Earlier this month, Sens. Conrad Burns, R-Mont., and Ron Wyden, D-Ore., re-introduced the CAN-SPAM bill, which won the support of the Senate Commerce Committee last year but did not make it to a vote on the Senate floor. Backed by large Internet Service Providers, including Yahoo! Inc. and America Online Inc., the Burns/Wyden bill would require that all unsolicited marketing e-mail contain a valid return address and an accurate subject heading. Senders would be banned from sending further messages once a consumer asked them to stop.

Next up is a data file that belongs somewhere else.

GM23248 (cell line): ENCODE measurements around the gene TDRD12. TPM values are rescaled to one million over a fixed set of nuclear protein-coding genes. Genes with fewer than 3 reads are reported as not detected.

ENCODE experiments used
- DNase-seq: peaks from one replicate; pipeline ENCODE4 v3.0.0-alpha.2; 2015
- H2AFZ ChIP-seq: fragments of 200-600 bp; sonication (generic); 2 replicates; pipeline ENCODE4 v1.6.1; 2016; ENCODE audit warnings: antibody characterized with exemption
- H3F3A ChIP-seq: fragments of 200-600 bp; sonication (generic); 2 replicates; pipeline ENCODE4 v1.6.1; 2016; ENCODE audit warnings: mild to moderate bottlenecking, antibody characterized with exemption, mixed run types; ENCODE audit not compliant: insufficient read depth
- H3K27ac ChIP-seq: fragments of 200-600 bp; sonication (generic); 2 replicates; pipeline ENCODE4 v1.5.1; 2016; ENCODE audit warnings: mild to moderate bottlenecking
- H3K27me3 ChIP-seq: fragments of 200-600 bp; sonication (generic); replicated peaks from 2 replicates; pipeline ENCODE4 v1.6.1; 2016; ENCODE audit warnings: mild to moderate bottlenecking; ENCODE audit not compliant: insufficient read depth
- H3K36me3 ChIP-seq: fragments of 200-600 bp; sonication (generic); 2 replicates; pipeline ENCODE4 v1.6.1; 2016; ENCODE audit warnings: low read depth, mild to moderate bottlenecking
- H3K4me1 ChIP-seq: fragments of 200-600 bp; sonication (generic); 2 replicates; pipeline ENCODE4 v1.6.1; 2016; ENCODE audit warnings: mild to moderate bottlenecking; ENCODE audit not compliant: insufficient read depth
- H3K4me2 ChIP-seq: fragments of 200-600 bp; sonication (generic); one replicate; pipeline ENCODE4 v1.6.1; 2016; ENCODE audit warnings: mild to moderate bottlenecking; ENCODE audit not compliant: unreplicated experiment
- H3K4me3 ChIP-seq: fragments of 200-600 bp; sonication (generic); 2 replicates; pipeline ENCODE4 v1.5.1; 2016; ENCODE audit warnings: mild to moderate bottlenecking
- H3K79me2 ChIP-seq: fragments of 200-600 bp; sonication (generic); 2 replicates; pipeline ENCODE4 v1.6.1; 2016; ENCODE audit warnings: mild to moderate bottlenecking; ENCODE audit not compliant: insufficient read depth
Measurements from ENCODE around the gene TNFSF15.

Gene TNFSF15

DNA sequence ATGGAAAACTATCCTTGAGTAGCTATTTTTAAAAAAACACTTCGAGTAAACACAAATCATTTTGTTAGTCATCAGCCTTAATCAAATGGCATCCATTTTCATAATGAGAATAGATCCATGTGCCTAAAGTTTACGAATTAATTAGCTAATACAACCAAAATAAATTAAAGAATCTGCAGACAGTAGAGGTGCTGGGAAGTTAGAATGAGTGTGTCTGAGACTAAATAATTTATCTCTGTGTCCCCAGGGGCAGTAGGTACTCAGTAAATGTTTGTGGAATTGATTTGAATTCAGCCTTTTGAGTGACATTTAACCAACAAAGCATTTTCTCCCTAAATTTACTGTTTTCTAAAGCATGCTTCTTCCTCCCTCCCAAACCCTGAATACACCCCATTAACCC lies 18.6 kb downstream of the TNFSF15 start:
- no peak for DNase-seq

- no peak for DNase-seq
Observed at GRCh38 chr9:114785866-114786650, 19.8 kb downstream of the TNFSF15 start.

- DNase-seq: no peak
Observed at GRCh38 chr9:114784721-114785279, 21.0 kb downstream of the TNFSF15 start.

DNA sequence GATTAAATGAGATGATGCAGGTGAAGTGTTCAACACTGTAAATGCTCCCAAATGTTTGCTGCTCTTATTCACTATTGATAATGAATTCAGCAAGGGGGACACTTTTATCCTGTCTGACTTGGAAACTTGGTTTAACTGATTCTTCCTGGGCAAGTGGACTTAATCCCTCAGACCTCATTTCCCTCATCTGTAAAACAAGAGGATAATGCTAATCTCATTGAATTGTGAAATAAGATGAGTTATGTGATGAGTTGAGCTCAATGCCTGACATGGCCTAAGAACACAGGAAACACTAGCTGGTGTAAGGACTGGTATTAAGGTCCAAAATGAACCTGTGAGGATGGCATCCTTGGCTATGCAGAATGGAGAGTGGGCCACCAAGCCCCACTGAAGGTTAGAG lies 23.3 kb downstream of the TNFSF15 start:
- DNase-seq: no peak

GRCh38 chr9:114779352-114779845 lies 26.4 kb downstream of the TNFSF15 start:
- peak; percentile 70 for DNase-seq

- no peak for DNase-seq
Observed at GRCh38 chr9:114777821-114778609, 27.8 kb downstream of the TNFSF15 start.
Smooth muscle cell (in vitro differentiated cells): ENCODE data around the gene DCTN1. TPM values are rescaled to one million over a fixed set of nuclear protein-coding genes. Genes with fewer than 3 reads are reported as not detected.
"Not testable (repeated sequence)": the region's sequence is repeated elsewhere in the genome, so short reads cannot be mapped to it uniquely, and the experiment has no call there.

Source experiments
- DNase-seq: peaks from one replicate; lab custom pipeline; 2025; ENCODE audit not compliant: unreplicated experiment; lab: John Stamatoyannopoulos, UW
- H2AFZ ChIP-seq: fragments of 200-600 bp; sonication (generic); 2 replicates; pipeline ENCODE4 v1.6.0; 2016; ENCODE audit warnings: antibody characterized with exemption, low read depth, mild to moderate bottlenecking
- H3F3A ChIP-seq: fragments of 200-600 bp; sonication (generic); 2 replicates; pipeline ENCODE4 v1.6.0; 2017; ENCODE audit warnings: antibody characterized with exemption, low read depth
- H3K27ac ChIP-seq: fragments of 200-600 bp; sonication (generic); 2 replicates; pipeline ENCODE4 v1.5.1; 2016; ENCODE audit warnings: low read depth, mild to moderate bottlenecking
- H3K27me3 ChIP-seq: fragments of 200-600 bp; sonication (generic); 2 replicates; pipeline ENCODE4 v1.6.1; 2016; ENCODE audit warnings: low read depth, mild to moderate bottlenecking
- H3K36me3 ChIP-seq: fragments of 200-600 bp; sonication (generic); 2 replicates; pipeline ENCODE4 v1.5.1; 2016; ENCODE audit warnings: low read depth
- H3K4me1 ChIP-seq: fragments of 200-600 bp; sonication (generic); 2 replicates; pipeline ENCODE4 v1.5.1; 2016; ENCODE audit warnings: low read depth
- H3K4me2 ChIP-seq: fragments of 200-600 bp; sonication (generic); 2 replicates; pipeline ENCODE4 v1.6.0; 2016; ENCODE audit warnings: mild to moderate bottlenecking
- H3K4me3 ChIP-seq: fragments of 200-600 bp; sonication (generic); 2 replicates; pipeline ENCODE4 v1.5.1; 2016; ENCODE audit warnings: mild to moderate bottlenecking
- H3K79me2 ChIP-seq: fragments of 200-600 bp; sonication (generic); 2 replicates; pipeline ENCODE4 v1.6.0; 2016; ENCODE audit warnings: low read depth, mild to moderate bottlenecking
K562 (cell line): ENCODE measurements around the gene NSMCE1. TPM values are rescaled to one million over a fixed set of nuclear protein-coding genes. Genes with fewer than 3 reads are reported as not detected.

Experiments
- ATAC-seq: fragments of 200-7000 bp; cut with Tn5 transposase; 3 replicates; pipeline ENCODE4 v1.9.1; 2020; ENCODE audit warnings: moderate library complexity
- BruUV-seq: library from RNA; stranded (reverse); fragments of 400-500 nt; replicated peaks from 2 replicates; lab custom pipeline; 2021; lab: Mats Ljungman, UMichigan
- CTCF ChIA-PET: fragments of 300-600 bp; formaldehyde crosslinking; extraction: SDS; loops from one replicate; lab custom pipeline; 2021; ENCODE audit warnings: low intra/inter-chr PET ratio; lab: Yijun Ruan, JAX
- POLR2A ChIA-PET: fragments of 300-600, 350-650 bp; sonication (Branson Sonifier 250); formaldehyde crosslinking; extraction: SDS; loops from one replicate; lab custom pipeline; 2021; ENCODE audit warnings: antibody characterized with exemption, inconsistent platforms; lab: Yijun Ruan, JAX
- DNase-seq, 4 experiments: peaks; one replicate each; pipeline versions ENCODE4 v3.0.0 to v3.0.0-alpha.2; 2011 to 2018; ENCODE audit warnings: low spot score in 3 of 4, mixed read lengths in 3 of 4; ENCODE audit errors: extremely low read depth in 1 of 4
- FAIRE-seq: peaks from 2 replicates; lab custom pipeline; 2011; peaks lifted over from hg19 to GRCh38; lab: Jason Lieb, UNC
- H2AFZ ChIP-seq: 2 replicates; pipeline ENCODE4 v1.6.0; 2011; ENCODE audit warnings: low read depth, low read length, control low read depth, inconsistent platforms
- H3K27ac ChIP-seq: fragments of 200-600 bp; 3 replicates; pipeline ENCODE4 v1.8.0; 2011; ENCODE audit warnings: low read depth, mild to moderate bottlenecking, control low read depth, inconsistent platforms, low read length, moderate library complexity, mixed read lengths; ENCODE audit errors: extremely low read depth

While praising the Burns/Wyden initiative as a "good, first step," Schumer said it doesnt go far enough. His proposal also delves into the problem of automated e-mail address harvesting. Software programs that automatically crawl the Web and locate e-mail addresses in public areas such as Web sites, news groups and chat rooms, would be banned.
The Federal Trade Commission Wednesday will open a three-day forum in Washington on the problem of spam and how best to combat it.